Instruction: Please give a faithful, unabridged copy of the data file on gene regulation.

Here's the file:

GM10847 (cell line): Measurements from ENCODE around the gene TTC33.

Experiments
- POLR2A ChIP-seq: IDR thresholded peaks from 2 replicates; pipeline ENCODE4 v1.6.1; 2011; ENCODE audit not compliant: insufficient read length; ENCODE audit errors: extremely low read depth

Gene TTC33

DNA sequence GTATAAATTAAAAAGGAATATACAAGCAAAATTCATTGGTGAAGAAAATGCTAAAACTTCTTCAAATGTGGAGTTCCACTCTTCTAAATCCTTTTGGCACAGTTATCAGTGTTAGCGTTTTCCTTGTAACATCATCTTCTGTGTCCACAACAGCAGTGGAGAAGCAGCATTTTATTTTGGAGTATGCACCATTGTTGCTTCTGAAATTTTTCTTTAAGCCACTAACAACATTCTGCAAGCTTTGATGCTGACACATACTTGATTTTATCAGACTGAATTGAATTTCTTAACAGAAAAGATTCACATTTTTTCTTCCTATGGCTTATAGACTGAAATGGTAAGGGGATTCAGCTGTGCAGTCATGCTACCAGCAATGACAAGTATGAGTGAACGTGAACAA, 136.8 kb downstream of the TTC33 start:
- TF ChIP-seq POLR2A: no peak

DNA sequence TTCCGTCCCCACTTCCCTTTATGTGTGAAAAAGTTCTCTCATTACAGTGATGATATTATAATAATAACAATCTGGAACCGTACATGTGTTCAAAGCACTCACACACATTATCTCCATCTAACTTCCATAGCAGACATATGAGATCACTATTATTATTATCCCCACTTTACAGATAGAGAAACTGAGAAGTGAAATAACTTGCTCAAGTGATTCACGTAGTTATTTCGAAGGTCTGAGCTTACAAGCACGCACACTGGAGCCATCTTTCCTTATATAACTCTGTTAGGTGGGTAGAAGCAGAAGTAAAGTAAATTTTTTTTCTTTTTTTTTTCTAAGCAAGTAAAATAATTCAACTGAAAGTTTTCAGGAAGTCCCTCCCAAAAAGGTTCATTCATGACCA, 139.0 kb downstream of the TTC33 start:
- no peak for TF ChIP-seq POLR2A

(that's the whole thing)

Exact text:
GM10847 (cell line): Measurements from ENCODE around the gene TTC33.

Experiments
- POLR2A ChIP-seq: IDR thresholded peaks from 2 replicates; pipeline ENCODE4 v1.6.1; 2011; ENCODE audit not compliant: insufficient read length; ENCODE audit errors: extremely low read depth

Gene TTC33

DNA sequence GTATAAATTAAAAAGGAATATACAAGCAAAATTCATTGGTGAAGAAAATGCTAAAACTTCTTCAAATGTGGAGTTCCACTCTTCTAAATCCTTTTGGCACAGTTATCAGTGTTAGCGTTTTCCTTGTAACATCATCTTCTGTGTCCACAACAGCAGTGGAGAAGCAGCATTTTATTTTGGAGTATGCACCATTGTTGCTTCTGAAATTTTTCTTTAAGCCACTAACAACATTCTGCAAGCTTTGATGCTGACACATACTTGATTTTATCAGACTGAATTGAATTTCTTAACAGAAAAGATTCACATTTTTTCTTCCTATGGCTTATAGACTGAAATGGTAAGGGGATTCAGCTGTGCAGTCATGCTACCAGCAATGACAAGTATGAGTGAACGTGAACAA, 136.8 kb downstream of the TTC33 start:
- TF ChIP-seq POLR2A: no peak

DNA sequence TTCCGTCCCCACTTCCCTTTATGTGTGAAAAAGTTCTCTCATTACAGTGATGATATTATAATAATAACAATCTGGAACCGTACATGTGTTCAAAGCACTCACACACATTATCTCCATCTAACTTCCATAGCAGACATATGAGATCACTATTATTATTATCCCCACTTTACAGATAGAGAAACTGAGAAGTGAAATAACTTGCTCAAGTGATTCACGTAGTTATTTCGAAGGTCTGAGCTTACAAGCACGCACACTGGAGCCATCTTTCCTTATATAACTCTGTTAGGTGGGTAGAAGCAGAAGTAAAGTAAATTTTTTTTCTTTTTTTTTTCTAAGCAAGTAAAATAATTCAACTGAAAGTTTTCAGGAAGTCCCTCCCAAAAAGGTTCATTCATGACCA, 139.0 kb downstream of the TTC33 start:
- no peak for TF ChIP-seq POLR2A